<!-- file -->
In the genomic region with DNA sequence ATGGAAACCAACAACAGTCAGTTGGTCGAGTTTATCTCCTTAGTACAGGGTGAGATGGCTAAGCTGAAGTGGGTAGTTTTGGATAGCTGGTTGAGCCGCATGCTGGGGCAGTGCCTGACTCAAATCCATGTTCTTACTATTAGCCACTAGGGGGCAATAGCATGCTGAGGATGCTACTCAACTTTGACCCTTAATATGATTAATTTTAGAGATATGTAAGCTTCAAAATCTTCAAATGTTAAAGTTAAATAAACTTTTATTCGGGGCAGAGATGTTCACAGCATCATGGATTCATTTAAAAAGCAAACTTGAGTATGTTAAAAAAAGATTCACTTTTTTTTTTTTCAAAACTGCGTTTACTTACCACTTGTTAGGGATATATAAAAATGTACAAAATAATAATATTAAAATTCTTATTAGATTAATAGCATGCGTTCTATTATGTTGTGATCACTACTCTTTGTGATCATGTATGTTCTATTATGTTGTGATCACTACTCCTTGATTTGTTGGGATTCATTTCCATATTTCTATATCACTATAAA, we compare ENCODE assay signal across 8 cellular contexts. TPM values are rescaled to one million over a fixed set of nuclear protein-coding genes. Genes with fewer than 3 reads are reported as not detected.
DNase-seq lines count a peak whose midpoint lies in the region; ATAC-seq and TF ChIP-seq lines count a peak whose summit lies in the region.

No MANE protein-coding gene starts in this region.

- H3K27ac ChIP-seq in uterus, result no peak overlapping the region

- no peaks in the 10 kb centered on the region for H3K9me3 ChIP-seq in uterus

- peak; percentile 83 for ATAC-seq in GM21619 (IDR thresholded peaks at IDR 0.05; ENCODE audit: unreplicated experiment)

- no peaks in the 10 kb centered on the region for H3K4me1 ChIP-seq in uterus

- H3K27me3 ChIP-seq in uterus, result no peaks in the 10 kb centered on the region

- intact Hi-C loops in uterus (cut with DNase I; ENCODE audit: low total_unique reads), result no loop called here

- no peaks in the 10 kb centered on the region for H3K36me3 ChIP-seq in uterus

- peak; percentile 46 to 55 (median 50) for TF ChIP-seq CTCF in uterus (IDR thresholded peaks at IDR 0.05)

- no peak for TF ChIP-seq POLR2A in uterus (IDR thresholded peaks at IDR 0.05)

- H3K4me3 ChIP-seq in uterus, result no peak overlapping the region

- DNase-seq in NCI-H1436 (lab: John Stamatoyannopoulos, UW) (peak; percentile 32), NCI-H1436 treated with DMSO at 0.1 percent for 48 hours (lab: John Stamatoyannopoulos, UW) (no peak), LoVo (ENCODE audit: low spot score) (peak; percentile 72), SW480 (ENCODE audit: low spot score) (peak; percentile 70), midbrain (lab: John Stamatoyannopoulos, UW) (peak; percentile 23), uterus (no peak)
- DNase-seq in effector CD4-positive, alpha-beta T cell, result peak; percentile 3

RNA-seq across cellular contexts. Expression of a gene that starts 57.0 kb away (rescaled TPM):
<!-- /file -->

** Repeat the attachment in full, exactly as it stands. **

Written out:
In the genomic region with DNA sequence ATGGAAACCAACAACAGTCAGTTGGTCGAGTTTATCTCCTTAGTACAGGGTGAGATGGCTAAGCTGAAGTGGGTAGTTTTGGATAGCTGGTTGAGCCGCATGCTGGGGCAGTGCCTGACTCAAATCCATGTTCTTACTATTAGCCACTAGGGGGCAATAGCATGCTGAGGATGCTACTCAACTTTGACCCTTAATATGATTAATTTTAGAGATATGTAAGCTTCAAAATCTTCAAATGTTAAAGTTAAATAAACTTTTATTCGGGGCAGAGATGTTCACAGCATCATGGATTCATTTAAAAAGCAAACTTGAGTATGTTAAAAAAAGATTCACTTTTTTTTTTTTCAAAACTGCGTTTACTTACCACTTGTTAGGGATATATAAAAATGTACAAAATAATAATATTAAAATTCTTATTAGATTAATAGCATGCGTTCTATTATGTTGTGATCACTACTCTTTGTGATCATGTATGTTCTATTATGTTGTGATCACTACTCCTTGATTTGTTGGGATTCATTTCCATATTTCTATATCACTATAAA, we compare ENCODE assay signal across 8 cellular contexts. TPM values are rescaled to one million over a fixed set of nuclear protein-coding genes. Genes with fewer than 3 reads are reported as not detected.
DNase-seq lines count a peak whose midpoint lies in the region; ATAC-seq and TF ChIP-seq lines count a peak whose summit lies in the region.

No MANE protein-coding gene starts in this region.

- H3K27ac ChIP-seq in uterus, result no peak overlapping the region

- no peaks in the 10 kb centered on the region for H3K9me3 ChIP-seq in uterus

- peak; percentile 83 for ATAC-seq in GM21619 (IDR thresholded peaks at IDR 0.05; ENCODE audit: unreplicated experiment)

- no peaks in the 10 kb centered on the region for H3K4me1 ChIP-seq in uterus

- H3K27me3 ChIP-seq in uterus, result no peaks in the 10 kb centered on the region

- intact Hi-C loops in uterus (cut with DNase I; ENCODE audit: low total_unique reads), result no loop called here

- no peaks in the 10 kb centered on the region for H3K36me3 ChIP-seq in uterus

- peak; percentile 46 to 55 (median 50) for TF ChIP-seq CTCF in uterus (IDR thresholded peaks at IDR 0.05)

- no peak for TF ChIP-seq POLR2A in uterus (IDR thresholded peaks at IDR 0.05)

- H3K4me3 ChIP-seq in uterus, result no peak overlapping the region

- DNase-seq in NCI-H1436 (lab: John Stamatoyannopoulos, UW) (peak; percentile 32), NCI-H1436 treated with DMSO at 0.1 percent for 48 hours (lab: John Stamatoyannopoulos, UW) (no peak), LoVo (ENCODE audit: low spot score) (peak; percentile 72), SW480 (ENCODE audit: low spot score) (peak; percentile 70), midbrain (lab: John Stamatoyannopoulos, UW) (peak; percentile 23), uterus (no peak)
- DNase-seq in effector CD4-positive, alpha-beta T cell, result peak; percentile 3

RNA-seq across cellular contexts. Expression of a gene that starts 57.0 kb away (rescaled TPM):